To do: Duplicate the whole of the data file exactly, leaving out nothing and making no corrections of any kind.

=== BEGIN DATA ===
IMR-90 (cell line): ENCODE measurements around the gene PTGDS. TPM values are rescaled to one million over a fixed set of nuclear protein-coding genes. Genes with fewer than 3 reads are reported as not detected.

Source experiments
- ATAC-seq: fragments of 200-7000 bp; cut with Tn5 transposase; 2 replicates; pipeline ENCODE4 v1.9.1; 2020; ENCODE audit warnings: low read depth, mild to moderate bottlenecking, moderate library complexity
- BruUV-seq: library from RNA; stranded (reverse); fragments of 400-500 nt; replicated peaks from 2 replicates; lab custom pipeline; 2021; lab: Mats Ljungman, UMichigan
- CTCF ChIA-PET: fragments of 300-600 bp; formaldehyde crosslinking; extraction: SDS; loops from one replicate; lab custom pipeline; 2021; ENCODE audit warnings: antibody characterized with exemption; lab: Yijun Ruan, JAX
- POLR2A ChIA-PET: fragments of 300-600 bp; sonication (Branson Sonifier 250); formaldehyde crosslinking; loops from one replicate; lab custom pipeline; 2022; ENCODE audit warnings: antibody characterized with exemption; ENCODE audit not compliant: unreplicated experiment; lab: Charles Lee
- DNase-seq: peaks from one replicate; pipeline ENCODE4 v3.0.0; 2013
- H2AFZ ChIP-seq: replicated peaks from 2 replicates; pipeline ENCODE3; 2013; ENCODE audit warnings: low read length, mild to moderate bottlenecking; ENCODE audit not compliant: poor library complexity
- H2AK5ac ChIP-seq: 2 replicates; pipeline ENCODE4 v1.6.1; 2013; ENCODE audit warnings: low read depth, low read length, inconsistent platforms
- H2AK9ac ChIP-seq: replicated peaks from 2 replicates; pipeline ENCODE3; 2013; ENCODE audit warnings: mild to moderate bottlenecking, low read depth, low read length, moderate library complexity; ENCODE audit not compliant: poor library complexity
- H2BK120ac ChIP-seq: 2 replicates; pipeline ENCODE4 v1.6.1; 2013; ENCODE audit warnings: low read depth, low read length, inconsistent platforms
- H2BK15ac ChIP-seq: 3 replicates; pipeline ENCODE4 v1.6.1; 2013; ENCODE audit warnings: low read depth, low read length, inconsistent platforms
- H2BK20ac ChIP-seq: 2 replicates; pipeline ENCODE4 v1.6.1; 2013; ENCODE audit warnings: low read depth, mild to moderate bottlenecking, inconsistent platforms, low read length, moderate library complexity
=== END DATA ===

IMR-90 (cell line): ENCODE measurements around the gene PTGDS. TPM values are rescaled to one million over a fixed set of nuclear protein-coding genes. Genes with fewer than 3 reads are reported as not detected.

Source experiments
- ATAC-seq: fragments of 200-7000 bp; cut with Tn5 transposase; 2 replicates; pipeline ENCODE4 v1.9.1; 2020; ENCODE audit warnings: low read depth, mild to moderate bottlenecking, moderate library complexity
- BruUV-seq: library from RNA; stranded (reverse); fragments of 400-500 nt; replicated peaks from 2 replicates; lab custom pipeline; 2021; lab: Mats Ljungman, UMichigan
- CTCF ChIA-PET: fragments of 300-600 bp; formaldehyde crosslinking; extraction: SDS; loops from one replicate; lab custom pipeline; 2021; ENCODE audit warnings: antibody characterized with exemption; lab: Yijun Ruan, JAX
- POLR2A ChIA-PET: fragments of 300-600 bp; sonication (Branson Sonifier 250); formaldehyde crosslinking; loops from one replicate; lab custom pipeline; 2022; ENCODE audit warnings: antibody characterized with exemption; ENCODE audit not compliant: unreplicated experiment; lab: Charles Lee
- DNase-seq: peaks from one replicate; pipeline ENCODE4 v3.0.0; 2013
- H2AFZ ChIP-seq: replicated peaks from 2 replicates; pipeline ENCODE3; 2013; ENCODE audit warnings: low read length, mild to moderate bottlenecking; ENCODE audit not compliant: poor library complexity
- H2AK5ac ChIP-seq: 2 replicates; pipeline ENCODE4 v1.6.1; 2013; ENCODE audit warnings: low read depth, low read length, inconsistent platforms
- H2AK9ac ChIP-seq: replicated peaks from 2 replicates; pipeline ENCODE3; 2013; ENCODE audit warnings: mild to moderate bottlenecking, low read depth, low read length, moderate library complexity; ENCODE audit not compliant: poor library complexity
- H2BK120ac ChIP-seq: 2 replicates; pipeline ENCODE4 v1.6.1; 2013; ENCODE audit warnings: low read depth, low read length, inconsistent platforms
- H2BK15ac ChIP-seq: 3 replicates; pipeline ENCODE4 v1.6.1; 2013; ENCODE audit warnings: low read depth, low read length, inconsistent platforms
- H2BK20ac ChIP-seq: 2 replicates; pipeline ENCODE4 v1.6.1; 2013; ENCODE audit warnings: low read depth, mild to moderate bottlenecking, inconsistent platforms, low read length, moderate library complexity